A business case is usually approved and prioritized mostly based on its economics. You'll need a sense for how much investment you require, the timing of that investment, and the ongoing costs of your idea. You'll also need to explain the positive financial impacts and how they accrue over time. This section will also include key metrics like ROI (Return on Investment) and IRR (Internal Rate of Return).
- A business case is usually approved and prioritized based mostly on its economics. You'll need a sense for how much investment you require, the timing of that investment, and the ongoing cost of your idea. You'll also need to explain the positive financial impacts and how they accrue over time. This section will include key metrics like ROI, which is return on investment, IRR, internal rate of return on your investment, and NPV, the net present value of your idea.
This section can include key metrics like market share, customer growth, and other metrics that are core drivers of the financials of your business case. Depending on your organization, there may be compulsory metrics to include. Many organizations also have standard calculation methods and standard assumptions to use. Things like your NPV time horizon and discount rate may be specified for you, because the organization wants to ensure that they're comparing everyone's business cases and those financial results based on the same set of assumptions.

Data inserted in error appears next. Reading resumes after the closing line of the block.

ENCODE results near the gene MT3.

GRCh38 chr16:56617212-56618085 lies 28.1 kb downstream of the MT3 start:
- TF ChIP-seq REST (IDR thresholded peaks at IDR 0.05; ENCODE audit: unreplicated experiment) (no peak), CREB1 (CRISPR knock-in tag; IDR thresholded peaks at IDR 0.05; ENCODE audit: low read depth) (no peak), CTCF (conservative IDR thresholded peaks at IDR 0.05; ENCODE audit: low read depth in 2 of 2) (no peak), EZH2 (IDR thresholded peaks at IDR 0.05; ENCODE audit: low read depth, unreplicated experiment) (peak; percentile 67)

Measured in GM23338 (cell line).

Typically, the finance organization maintains these metrics and methods. Go to them for guidance before you submit a business case. Look at the exercise files for this case for examples of the investment case sections. I wrote a business case one time and I was new to the organization. And right when I was getting ready to go for approval, I was told I didn't have the right information. Now, I was pretty surprised, because I had been pretty rigorous with the financial section. And they said, well, you're using the wrong wacc.
And I said, what's a wacc? They said, well, it's the weighted average cost of capital. You need to go to finance and get that number and plug it into the business case when you do this specific calculation. It took me an extra couple of days to find the right person in finance to get that specific number and to revise my numbers for my business case. You can be sure, after that, every single time I had a business case I was taking forward for approval, I stopped by finance first. When you're writing the economic section of your business case, make sure you're involving the right people, specifically from finance, before you go to take your business case forward.
- Structuring a business case
- Capturing administrative information
- Crafting your idea
- Articulating an idea's benefits
- Making the investment case
- Defining resource needs
- Assessing risks and opportunities
- Creating milestones and measuring results